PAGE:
Stevenage employer Airbus Defence and Space urges UK-based staff to vote to stay in June’s EU referendum

The Mars Rover, built by Airbus in Stevenage.

The Mars Rover, built by Airbus in Stevenage. - Credit: Archant

Major Stevenage employer Airbus Defence and Space has today written to its 15,000 UK-based staff warning about the risks of voting to leave the European Union in June’s referendum – but it insists that regardless of the result their jobs are not in danger.

The letter says it makes ‘good economic sense’ to remain in the EU, but that Airbus is committed to its present UK operations even if the ‘leave’ campaigners carry the day when the country goes to the polls.

Staff are told: “Airbus Group’s success in the UK is predicated on a highly competitive, integrated European business model.

“We firmly believe that it makes good economic sense to stay inside the EU, which has helped make the company the global success story it is today.

“Apart from anything else, we simply don’t know what ‘out’ looks like.”


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Airbus was one of hundreds of businesses which signed a pro-remain letter to the Times in February. The campaign to leave has claimed support from about 250 business leaders.

In addition to its 15,000 workers at 25 sites across the UK, generating £6 billion per year, Airbus says it indirectly creates another 100,000 jobs among UK suppliers.

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It also has large operations in France, Germany and Spain.

An Airbus spokesman told the Comet: “We’ve done this to make sure the employees know how the company is approaching this.

“We’re not telling them how to vote – that’s part of why we’re doing it now, ahead of time, rather than right beforehand.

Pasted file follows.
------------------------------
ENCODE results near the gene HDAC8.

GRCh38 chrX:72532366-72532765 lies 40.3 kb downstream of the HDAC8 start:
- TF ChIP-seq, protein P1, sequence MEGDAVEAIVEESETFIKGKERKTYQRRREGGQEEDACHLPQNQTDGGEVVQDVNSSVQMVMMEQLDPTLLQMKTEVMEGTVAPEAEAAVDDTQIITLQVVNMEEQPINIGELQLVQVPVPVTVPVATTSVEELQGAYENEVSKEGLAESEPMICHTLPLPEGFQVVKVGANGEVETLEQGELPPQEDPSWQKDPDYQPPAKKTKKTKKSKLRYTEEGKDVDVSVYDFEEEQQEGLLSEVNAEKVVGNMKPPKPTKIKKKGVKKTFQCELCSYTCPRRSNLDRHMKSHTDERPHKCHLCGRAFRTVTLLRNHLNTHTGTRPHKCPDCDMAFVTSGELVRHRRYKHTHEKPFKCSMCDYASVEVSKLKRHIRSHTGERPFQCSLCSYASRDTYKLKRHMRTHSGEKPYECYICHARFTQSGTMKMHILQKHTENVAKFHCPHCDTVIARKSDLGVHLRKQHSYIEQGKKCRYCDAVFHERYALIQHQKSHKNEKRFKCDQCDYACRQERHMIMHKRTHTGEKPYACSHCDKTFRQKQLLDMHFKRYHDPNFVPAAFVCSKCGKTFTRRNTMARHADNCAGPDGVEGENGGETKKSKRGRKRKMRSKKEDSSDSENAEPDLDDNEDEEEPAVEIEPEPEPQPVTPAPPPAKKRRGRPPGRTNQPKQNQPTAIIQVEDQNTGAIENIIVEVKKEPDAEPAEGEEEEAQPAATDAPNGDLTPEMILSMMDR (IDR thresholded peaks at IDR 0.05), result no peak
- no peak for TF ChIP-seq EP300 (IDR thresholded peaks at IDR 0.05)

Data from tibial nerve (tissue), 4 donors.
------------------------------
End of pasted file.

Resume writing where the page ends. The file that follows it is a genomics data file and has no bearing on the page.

“This is a massive issue that we, the British people, will have to decide.

“In any case we are fully committed to our current operations in the UK and to their jobs.”

The spokesman said that the matter at hand was the direction of the company’s future investment.

“This isn’t about our current operations – it’s our future operations in five, 10, 20 years’ time,” he said.

“We invest in the UK as it’s a competitive jurisdiction. For the UK to attract future investment it needs to continue to be competitive globally.

“If the UK leaves, we don’t know if the UK will still be as competitive as it has been.”

Asked if a vote to leave might affect operations at Stevenage, the spokesman said he could not speculate on the matter.

The Airbus letter stresses the free movement of ‘products, people and ideas around Europe’ as an extremely important part of the firm’s business model.

“It is reasonable for us as a responsible UK leadership team to explain to you why we think it is important for us to stay,” it says.

“Should the British electorate have a different view then clearly we wouldn’t cease our activities in the UK, which are highly important and very prominent.

“However, our business model is entirely based on our ability to move products, people and ideas around Europe without any restriction and we do not believe leaving will increase the competitiveness of our British-based operations.

“We all need to keep in the back of our minds that future investments depend very much on the economic environment in which the company operates.

“In fact we believe that the UK remaining active in reforming the EU can improve our position, and as a commercial business that operates in a globally competitive environment we need to maintain every competitive advantage in the UK we have.”

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